Targeting boys of color is more than just an initiative for Foundation
One look at Detroit’s demographics – 83% of the city is African American – will tell you a brighter future simply depends on young boys of color growing up to be in a better place than their fathers and grandfathers.
And so funding initiatives that target that population is a core strategy here at The Skillman Foundation – and it’s a strategy that’s gaining ground in other philanthropic circles as well.
Earlier this month, The Foundation Center issued a report that looks at how much and what kinds of philanthropic support is geared toward men and boys of color. It’s called “Where do we go from here?” – a riff on Martin Luther King Jr.’s final book title – and The Skillman Foundation’s work was included in its findings.
The good news is that across the country, more and more foundation dollars have been targeted to this cause, from $22 million in 2008 to almost $29 million in 2010. About 40% of those dollars target educational opportunities for black men and boys.
In this survey, 151 different foundations reported that they gave grants explicitly for black males.
Among those respondents, The Skillman Foundation followed only three others in the amount of dollars given. From 2008 to 2010, we granted $5.7 million to boys of color, trailing only the Ford Foundation, Open Society Foundation and the California Endowment.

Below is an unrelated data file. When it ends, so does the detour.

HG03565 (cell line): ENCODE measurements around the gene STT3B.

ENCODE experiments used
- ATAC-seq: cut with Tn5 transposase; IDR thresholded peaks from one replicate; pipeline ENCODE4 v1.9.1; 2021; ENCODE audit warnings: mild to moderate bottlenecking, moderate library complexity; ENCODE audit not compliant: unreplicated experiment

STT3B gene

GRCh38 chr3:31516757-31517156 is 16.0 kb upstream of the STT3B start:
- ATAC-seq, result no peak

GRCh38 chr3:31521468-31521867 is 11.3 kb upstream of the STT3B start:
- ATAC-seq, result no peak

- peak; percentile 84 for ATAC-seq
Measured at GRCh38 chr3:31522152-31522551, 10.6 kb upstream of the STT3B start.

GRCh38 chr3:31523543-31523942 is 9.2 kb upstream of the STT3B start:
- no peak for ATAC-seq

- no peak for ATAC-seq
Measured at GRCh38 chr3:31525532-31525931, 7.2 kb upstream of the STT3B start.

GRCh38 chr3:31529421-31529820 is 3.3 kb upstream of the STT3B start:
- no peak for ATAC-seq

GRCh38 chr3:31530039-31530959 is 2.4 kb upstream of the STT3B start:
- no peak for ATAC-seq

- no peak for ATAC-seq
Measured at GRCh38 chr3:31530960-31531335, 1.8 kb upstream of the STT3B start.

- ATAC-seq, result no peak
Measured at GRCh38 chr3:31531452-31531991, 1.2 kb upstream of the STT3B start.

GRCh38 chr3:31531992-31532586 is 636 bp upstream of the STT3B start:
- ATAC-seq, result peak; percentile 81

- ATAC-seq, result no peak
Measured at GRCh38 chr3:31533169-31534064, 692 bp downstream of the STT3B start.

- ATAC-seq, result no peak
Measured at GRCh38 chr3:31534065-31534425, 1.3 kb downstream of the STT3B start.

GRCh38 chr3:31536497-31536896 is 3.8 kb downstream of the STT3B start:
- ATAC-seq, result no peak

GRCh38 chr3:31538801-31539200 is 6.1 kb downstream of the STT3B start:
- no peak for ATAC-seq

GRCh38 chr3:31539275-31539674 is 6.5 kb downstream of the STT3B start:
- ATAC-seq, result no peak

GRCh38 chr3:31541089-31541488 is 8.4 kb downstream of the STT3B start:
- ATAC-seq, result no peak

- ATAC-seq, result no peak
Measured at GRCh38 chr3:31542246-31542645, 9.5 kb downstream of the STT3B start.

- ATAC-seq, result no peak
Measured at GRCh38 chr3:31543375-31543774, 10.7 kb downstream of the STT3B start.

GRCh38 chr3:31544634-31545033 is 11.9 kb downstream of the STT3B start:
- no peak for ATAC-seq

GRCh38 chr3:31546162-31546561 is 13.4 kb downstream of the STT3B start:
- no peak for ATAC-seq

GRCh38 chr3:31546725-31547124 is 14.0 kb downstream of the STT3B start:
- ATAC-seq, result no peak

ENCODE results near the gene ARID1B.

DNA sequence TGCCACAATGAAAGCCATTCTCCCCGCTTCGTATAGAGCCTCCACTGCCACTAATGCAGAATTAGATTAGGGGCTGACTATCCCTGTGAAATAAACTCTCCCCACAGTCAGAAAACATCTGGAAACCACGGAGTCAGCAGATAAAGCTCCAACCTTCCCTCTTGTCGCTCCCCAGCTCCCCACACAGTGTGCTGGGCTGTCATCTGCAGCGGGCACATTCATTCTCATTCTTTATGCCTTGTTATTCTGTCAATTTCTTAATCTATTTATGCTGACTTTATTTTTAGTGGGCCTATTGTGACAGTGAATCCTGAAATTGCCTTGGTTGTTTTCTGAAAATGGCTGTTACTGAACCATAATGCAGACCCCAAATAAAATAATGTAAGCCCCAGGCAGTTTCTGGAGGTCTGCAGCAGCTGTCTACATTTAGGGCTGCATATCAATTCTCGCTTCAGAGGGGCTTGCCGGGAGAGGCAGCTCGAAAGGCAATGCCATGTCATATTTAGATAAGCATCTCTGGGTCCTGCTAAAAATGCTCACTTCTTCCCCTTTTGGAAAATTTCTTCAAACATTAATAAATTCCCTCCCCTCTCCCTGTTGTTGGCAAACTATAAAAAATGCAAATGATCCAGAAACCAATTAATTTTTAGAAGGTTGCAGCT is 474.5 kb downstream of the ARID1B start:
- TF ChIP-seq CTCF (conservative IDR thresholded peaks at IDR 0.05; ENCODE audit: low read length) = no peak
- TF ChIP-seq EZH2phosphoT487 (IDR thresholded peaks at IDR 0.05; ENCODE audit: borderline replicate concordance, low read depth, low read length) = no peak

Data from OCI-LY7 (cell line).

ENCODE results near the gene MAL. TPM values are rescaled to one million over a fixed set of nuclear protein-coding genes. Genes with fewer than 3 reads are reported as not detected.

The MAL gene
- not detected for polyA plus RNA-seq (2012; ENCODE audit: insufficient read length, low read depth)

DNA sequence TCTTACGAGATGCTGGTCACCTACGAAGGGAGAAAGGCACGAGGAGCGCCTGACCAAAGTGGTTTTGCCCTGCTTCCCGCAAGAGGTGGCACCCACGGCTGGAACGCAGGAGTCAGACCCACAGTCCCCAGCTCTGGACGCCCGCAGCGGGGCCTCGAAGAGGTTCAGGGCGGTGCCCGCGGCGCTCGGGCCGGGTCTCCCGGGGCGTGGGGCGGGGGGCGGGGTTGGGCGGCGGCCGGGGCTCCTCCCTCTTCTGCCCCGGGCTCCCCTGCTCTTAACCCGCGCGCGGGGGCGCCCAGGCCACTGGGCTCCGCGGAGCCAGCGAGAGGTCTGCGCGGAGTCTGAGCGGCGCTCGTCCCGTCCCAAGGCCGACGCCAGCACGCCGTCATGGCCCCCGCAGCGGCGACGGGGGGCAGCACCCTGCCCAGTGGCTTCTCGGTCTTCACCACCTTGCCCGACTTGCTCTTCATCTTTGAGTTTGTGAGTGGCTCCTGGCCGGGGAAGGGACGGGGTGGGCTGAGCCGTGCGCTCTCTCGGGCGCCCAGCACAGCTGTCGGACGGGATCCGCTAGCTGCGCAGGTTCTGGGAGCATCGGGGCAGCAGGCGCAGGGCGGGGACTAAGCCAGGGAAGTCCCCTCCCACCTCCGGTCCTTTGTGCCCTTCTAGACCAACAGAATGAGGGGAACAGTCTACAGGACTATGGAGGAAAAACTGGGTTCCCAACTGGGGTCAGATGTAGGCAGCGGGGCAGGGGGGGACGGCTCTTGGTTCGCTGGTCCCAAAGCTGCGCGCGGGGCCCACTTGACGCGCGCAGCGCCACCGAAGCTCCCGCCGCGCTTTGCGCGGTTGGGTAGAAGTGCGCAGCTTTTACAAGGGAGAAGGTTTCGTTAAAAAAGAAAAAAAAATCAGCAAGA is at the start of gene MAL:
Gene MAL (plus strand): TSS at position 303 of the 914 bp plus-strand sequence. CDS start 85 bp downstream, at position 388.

Other foundations have chosen to set aside specific grant dollars to go to these programs.
The approach here is a bit different. Here, there’s no black or brown boy initiative.
We instead think about how all of our grant-making decisions impact this population and seek to include them in as many funding opportunities as we can.
“Our goal was not to do something highly specialized around this that would start and go away,” explains Tonya Allen, vice president of program and chief operating officer. “Rather, we wanted to make sure that it was embedded in our grantmaking for the long haul.”
It is now a way of the institutional culture, something program officers think about with every funding request: How would this program or initiative target black and brown boys? If it doesn’t now, is there a way to tweak it so they’re included?
Our grantees are required to show how their programs answer those questions, and those that aren’t solely geared toward girls must show that 50% of those they serve are boys.
Why this focus? Check the stats: Only 47% of boys of color graduate from high school across the nation, versus 78% of the white population.
In Detroit, the number is worse; only 27% of black males graduate here. And across the country, black high school dropouts are 38 times more likely to be incarcerated than peers with a four-year degree.
Those numbers are sad. But they offer a serious challenge – and opportunity – for Detroit.
Think about how big 83% is. How can we expect the city to once again become the dynamic, thriving place so many envision if 83% -- or the male portion of it, anyway – of its population is left behind?
If you want to check out one program that is working to change the odds for these kids, check out the Detroit Area Pre-College Engineering Program.
-- Krista Jahnke is communications officer at The Skillman Foundation. Contact her at firstname.lastname@example.org.